An ongoing internal investigation conducted by OSI Group LLC into its unit, the scandal-hit Chinese food supplier Shanghai Husi Food Co (上海福喜食品), has revealed that standards were below par.
OSI Industries president and chief operation officer David McDonald told a news conference in Shanghai yesterday that the company would make “sweeping changes” to its China operations, including senior personnel changes.
The firm will also spend 10 million yuan (US$1.62 million) over three years to launch a food safety education program in Shanghai.
OSI Group, based in Aurora, Illinois, announced over the weekend that it was withdrawing all products made by the factory in Shanghai.
The factory’s customers in China included McDonald’s, KFC, Pizza Hut, coffee chain Starbucks, Burger King, 7-Eleven convenience stores and Papa John’s Pizza, the companies said.
An operator from the McDonald’s national delivery hotline yesterday said that beef and chicken items were unavailable in the Shanghai area, though fish and pork could be ordered.
“We have stopped selling all products related to Husi for food safety. Products affected mainly used beef and chicken,” he said.
At a McDonald’s in central Beijing, counter staff told customers that the branch only had the Filet-O-Fish sandwich.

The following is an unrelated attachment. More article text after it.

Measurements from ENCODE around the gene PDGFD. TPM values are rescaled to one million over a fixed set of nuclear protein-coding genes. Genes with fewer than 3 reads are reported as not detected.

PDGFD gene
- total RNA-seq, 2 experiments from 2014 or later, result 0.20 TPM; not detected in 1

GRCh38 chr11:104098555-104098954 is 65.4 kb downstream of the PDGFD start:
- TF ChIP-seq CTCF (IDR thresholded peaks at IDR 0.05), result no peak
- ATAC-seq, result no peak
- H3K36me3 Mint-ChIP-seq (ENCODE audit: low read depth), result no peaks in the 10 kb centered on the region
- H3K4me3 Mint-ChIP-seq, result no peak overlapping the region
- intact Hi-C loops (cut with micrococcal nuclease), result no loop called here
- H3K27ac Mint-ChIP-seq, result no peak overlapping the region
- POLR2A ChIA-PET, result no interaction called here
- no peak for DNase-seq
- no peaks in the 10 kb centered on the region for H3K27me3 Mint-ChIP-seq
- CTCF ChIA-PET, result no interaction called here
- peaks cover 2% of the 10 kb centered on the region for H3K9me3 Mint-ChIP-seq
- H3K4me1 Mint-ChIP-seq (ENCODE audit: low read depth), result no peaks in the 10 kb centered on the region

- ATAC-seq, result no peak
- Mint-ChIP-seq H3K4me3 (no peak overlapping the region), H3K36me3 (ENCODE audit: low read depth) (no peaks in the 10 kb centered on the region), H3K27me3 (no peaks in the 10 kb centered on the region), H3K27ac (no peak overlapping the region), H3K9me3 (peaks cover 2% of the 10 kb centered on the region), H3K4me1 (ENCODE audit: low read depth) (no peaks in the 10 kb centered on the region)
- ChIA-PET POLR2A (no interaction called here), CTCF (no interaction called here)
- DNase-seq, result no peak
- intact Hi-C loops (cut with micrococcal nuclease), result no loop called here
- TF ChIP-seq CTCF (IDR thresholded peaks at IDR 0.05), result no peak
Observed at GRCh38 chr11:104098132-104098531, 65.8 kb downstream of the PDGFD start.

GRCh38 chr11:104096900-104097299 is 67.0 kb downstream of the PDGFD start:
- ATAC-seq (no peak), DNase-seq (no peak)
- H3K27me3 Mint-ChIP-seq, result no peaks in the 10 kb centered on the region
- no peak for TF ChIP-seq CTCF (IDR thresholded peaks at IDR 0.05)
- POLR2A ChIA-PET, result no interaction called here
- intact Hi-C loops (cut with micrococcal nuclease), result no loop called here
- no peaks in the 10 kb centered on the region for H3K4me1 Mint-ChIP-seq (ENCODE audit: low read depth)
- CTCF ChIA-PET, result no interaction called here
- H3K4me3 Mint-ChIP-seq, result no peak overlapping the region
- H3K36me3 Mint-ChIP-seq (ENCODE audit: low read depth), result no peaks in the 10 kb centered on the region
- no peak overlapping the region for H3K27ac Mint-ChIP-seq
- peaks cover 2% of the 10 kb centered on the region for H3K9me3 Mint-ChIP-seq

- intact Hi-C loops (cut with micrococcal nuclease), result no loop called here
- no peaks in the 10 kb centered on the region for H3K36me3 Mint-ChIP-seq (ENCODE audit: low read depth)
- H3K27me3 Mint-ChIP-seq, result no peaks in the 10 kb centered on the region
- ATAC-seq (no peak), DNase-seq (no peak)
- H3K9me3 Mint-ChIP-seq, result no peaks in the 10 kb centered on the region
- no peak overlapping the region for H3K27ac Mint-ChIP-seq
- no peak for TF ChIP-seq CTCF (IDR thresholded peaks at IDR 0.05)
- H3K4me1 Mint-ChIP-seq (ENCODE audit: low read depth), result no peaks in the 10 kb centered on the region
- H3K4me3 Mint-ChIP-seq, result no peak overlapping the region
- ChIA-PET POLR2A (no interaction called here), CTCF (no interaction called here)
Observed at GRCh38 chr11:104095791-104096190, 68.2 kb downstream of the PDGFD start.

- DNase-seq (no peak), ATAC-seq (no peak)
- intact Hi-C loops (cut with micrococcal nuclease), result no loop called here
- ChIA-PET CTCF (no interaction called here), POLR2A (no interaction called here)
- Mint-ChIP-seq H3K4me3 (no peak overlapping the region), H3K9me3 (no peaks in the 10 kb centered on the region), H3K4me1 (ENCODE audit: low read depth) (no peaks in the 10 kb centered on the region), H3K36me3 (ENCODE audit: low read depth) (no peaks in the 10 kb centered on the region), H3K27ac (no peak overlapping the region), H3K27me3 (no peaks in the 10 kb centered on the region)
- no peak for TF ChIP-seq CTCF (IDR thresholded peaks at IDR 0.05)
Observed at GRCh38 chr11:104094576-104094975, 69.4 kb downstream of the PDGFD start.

At every cash register, there were signs in both Chinese and English reading: “We regret to let you know that currently we will only be able to provide a limited menu at our restaurant.”
It was unclear how wide the shortages are. By the end of April, McDonald’s had more than 2,000 restaurants in China, according to its Web site.
McDonald’s China could not be immediately reached for comment.
Just more than a week ago, authorities in Shanghai shut a plant owned by OSI Group for mixing out-of-date meat with fresh product and later detained five officials from Shanghai Husi.
The “bad meat” scandal, as it has been called by Chinese media, has spread to Japan and Hong Kong — a special administrative region of China.
McDonald’s said on Friday that its more than 3,000 restaurants in Japan had stopped selling products made with chicken from China, regardless of supplier. Japanese convenience store giant FamilyMart stopped selling chicken sourced from the Shanghai plant.
In Hong Kong, McDonald’s suspended sales of chicken nuggets and several other items, including chicken burgers, salads and lemon tea after admitting it imported food from the problem factory.
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